Researchers from University College London have developed and demonstrated a new method for creating synthetic identifier datasets to assist the development and evaluation of data linkage methods. They wanted to see if replicating the relationships between personal attributes and identifiers would improve the usefulness of the synthetic data for assessing linkage errors. 

Evaluating linkages between datasets and developing improved linkage algorithms while protecting individuals' privacy can be challenging for researchers. One way to overcome this challenge is by using synthetic personal identifiers, which mimic real identifiers without revealing any personal information. This is not straightforward, as it is known that patterns of errors and missingness in personal identifiers differ across population groups and this can lead to bias and inequitable linkage outcomes. In order to help researchers make better decisions on how best to minimise biases in their linkage strategies, we needed to replicate these errors in a realistic manner.

The team propose a step-by-step framework to generate synthetic identifiers. In collaboration with a large UK cohort study called the Avon Longitudinal Study of Parents and Children, they created synthetic versions of the identifiers. These synthetic identifiers are described as “high fidelity”, meaning that their relationship with other variables in the data, such as maternal age and ethnicity, is preserved. The researchers introduced different ways of mimicking how mistakes might occur when recording people’s names in data records, such as typos and surname changes after marriage. They then tested how well the synthetic identifier data could assess the quality of linkage (in terms of false matches and missed matches) by comparing it with the original data.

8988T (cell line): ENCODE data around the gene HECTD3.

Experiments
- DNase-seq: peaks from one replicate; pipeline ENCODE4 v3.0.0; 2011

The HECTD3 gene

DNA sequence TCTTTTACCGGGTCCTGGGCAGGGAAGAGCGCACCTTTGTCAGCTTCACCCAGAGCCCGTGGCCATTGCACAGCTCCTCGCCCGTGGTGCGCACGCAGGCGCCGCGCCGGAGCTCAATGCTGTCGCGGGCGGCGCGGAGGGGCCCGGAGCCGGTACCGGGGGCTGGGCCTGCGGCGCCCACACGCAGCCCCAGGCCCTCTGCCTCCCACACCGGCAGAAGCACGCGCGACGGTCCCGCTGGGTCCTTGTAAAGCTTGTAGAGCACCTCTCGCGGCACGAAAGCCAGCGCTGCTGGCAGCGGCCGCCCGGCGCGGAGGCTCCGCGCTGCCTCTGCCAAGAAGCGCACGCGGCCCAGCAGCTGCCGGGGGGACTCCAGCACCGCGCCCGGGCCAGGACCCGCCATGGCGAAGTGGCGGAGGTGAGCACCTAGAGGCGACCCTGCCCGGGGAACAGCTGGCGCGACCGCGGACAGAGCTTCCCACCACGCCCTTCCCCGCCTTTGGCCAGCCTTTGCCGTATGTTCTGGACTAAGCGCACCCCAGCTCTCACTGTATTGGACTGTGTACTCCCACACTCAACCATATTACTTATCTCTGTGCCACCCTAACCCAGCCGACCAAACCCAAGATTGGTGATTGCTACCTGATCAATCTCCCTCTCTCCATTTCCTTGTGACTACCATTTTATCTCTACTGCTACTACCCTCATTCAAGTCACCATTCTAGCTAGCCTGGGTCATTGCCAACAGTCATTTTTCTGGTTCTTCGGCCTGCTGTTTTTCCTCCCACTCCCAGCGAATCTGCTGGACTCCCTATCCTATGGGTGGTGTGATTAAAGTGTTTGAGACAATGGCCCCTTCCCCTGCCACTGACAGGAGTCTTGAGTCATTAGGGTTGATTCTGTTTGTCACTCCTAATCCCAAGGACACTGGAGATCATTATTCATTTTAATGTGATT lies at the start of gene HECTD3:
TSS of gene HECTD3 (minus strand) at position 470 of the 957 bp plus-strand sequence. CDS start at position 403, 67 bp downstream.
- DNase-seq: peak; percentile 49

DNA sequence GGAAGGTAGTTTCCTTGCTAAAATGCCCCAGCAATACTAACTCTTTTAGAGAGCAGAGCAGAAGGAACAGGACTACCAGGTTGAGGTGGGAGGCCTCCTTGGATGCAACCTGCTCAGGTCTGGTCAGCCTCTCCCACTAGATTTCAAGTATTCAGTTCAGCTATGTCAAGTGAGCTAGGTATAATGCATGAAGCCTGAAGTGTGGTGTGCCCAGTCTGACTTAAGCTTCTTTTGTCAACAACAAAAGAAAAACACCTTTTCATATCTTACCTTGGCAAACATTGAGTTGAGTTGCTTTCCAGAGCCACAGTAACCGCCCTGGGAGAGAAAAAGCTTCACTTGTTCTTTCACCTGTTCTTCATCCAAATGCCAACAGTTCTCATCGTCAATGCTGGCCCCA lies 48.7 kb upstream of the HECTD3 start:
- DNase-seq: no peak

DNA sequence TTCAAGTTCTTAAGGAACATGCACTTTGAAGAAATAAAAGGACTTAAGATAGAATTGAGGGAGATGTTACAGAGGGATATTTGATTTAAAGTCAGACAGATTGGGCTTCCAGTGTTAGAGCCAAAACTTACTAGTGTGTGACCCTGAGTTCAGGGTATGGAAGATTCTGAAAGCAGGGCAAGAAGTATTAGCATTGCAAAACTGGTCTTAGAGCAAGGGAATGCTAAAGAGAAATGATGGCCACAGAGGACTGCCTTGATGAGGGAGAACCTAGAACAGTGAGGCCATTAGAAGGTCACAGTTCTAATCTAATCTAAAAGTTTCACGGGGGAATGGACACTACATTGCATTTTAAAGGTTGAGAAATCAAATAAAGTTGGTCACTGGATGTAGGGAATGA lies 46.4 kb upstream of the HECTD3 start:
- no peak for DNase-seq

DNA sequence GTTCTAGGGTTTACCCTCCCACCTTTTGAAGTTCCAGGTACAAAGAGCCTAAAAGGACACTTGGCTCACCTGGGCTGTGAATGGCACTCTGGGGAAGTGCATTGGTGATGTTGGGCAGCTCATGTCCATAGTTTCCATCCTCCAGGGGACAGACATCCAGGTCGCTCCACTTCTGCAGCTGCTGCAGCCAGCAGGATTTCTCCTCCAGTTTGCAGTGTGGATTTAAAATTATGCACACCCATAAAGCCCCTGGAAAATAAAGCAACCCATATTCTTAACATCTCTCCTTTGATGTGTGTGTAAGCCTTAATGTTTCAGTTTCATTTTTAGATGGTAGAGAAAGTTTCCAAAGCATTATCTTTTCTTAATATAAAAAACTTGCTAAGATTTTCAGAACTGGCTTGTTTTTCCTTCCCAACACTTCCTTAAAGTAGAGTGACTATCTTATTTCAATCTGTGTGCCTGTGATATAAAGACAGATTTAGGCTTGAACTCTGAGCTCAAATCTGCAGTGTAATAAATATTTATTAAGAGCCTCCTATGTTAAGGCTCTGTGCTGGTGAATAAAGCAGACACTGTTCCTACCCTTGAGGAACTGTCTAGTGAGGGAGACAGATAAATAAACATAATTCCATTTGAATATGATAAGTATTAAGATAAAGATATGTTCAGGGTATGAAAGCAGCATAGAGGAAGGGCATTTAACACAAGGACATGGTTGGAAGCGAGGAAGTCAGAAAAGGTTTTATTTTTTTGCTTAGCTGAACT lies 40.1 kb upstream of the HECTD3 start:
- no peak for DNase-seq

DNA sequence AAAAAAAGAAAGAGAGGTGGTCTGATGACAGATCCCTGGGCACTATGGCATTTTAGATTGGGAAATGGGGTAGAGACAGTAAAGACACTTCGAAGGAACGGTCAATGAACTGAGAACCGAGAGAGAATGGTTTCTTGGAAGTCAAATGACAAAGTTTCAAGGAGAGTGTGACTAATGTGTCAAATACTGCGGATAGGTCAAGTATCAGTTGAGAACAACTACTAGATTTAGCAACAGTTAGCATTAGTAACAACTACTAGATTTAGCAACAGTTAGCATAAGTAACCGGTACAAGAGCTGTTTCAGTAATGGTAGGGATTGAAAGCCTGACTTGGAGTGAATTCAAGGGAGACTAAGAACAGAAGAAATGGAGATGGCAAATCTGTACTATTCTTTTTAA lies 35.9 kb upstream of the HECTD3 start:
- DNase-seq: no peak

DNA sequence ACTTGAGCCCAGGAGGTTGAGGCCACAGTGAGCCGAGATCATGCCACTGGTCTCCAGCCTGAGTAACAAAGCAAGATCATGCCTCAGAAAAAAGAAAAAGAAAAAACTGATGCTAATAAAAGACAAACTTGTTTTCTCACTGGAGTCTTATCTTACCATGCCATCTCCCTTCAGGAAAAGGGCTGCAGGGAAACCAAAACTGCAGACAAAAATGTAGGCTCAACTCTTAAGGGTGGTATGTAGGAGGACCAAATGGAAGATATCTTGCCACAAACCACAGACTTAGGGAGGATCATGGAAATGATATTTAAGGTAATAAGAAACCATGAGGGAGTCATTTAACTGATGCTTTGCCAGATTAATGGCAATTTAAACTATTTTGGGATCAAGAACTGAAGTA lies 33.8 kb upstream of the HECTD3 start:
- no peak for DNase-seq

The study found that synthetic data accurately estimated the quality of linkage compared to the original data, with very small differences in missed matches and false matches. Incorporating associations between identifier errors and other variables improved the similarity of the linkages using synthetic identifiers. This research highlights the need to encourage data owners and researchers to work together to improve their ability to evaluate linkage methods and biases.

Joseph Lam, lead author and PhD student at UCL, adds, “There is no easy way to evaluate linkage biases, but we know that marginalised groups are often the ones most likely to be missed or falsely matched. It is both a methodological and ethical imperative to understand how these groups are represented in linkage studies while safeguarding their privacy.”


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Joseph Lam, PhD Student/Research Assistant, Great Ormond Street Institute of Child Health, University College London




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Lam, J., Boyd, A., Linacre, R., Blackburn, R. and Harron, K. (2024) “Generating synthetic identifiers to support development and evaluation of data linkage methods”, International Journal of Population Data Science, 9(1). doi: 10.23889/ijpds.v9i1.2389.